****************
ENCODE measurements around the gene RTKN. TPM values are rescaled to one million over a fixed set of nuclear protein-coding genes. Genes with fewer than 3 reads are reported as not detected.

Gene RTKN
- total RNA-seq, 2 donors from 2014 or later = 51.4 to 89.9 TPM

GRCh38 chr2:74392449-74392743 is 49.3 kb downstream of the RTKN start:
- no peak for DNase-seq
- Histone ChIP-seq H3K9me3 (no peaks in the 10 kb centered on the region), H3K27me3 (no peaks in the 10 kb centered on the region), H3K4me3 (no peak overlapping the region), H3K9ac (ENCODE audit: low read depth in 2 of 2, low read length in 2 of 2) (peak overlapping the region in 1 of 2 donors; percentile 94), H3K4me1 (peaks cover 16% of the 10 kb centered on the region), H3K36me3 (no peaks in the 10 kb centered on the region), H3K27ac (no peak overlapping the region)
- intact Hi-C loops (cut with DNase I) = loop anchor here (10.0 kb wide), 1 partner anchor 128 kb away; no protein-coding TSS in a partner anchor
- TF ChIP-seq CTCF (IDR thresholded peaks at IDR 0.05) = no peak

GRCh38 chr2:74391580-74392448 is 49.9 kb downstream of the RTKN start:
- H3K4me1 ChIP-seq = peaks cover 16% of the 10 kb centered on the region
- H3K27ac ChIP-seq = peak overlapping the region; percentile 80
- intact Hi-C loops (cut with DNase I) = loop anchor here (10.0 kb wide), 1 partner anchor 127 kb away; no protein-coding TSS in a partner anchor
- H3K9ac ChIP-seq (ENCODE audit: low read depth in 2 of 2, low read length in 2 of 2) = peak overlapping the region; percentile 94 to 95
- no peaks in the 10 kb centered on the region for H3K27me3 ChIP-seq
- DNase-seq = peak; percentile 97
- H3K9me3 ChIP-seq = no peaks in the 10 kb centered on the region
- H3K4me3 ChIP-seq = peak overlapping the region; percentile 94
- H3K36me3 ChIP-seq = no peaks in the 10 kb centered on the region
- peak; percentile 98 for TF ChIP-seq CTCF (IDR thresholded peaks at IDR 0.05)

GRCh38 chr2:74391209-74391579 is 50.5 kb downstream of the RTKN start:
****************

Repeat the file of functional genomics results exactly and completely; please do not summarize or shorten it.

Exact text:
ENCODE measurements around the gene RTKN. TPM values are rescaled to one million over a fixed set of nuclear protein-coding genes. Genes with fewer than 3 reads are reported as not detected.

Gene RTKN
- total RNA-seq, 2 donors from 2014 or later = 51.4 to 89.9 TPM

GRCh38 chr2:74392449-74392743 is 49.3 kb downstream of the RTKN start:
- no peak for DNase-seq
- Histone ChIP-seq H3K9me3 (no peaks in the 10 kb centered on the region), H3K27me3 (no peaks in the 10 kb centered on the region), H3K4me3 (no peak overlapping the region), H3K9ac (ENCODE audit: low read depth in 2 of 2, low read length in 2 of 2) (peak overlapping the region in 1 of 2 donors; percentile 94), H3K4me1 (peaks cover 16% of the 10 kb centered on the region), H3K36me3 (no peaks in the 10 kb centered on the region), H3K27ac (no peak overlapping the region)
- intact Hi-C loops (cut with DNase I) = loop anchor here (10.0 kb wide), 1 partner anchor 128 kb away; no protein-coding TSS in a partner anchor
- TF ChIP-seq CTCF (IDR thresholded peaks at IDR 0.05) = no peak

GRCh38 chr2:74391580-74392448 is 49.9 kb downstream of the RTKN start:
- H3K4me1 ChIP-seq = peaks cover 16% of the 10 kb centered on the region
- H3K27ac ChIP-seq = peak overlapping the region; percentile 80
- intact Hi-C loops (cut with DNase I) = loop anchor here (10.0 kb wide), 1 partner anchor 127 kb away; no protein-coding TSS in a partner anchor
- H3K9ac ChIP-seq (ENCODE audit: low read depth in 2 of 2, low read length in 2 of 2) = peak overlapping the region; percentile 94 to 95
- no peaks in the 10 kb centered on the region for H3K27me3 ChIP-seq
- DNase-seq = peak; percentile 97
- H3K9me3 ChIP-seq = no peaks in the 10 kb centered on the region
- H3K4me3 ChIP-seq = peak overlapping the region; percentile 94
- H3K36me3 ChIP-seq = no peaks in the 10 kb centered on the region
- peak; percentile 98 for TF ChIP-seq CTCF (IDR thresholded peaks at IDR 0.05)

GRCh38 chr2:74391209-74391579 is 50.5 kb downstream of the RTKN start: